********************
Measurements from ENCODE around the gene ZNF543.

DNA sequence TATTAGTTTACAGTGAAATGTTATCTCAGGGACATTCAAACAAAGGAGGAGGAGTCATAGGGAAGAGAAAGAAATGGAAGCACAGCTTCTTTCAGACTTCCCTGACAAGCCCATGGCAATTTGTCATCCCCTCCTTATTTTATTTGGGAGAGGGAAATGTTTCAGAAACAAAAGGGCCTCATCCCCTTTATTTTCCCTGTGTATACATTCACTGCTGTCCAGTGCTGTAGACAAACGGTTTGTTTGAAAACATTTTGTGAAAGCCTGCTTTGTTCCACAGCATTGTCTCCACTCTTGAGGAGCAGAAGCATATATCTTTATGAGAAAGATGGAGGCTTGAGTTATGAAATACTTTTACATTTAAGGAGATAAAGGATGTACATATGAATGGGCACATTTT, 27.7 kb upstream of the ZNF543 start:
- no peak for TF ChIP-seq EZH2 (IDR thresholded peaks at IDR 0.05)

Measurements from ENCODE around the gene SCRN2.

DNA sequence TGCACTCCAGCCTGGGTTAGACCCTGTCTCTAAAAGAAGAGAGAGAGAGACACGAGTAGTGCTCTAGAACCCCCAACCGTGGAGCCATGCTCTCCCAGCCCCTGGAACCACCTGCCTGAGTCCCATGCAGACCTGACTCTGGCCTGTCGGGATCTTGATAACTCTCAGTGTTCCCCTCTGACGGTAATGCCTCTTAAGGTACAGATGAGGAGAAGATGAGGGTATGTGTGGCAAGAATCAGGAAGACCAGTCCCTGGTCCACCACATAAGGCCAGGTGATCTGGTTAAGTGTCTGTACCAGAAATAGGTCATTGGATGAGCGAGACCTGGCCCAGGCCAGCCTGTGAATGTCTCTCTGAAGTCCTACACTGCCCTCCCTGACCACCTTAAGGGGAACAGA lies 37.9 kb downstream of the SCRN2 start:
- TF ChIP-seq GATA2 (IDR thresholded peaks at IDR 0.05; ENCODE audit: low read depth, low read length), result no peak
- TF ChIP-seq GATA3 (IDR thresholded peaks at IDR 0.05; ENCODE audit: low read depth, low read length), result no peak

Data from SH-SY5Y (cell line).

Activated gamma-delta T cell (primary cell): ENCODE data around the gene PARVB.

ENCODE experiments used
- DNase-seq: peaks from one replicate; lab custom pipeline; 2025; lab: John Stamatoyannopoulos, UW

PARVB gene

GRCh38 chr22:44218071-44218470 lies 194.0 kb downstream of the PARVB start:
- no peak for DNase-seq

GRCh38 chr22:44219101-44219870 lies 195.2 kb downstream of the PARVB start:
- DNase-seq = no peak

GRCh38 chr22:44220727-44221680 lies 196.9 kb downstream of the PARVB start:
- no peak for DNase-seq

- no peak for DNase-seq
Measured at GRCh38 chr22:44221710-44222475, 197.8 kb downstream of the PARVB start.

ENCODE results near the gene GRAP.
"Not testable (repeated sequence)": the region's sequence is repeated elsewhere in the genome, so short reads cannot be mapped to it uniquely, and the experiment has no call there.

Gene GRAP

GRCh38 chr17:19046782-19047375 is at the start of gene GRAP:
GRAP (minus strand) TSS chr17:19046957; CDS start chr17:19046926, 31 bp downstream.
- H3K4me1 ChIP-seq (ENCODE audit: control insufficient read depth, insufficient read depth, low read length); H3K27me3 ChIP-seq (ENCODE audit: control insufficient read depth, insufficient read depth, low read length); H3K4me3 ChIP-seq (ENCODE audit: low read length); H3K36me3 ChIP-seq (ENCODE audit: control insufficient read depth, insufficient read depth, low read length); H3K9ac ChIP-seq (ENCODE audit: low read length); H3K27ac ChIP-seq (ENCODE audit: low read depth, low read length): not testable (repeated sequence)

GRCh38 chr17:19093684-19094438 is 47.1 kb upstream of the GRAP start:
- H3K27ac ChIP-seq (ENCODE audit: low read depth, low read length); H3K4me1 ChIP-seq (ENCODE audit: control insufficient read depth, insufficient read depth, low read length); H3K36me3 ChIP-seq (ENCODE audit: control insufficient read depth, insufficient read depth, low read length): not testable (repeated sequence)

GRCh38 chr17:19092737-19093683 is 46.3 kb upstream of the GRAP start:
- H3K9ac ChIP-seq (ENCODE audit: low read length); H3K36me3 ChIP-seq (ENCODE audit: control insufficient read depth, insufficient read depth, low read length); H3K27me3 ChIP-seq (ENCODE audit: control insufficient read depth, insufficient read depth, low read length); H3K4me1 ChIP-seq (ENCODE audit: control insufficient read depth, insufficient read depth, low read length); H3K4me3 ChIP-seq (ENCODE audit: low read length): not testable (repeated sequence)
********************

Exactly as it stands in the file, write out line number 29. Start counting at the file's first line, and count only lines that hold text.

GRCh38 chr17:19092737-19093683 is 46.3 kb upstream of the GRAP start: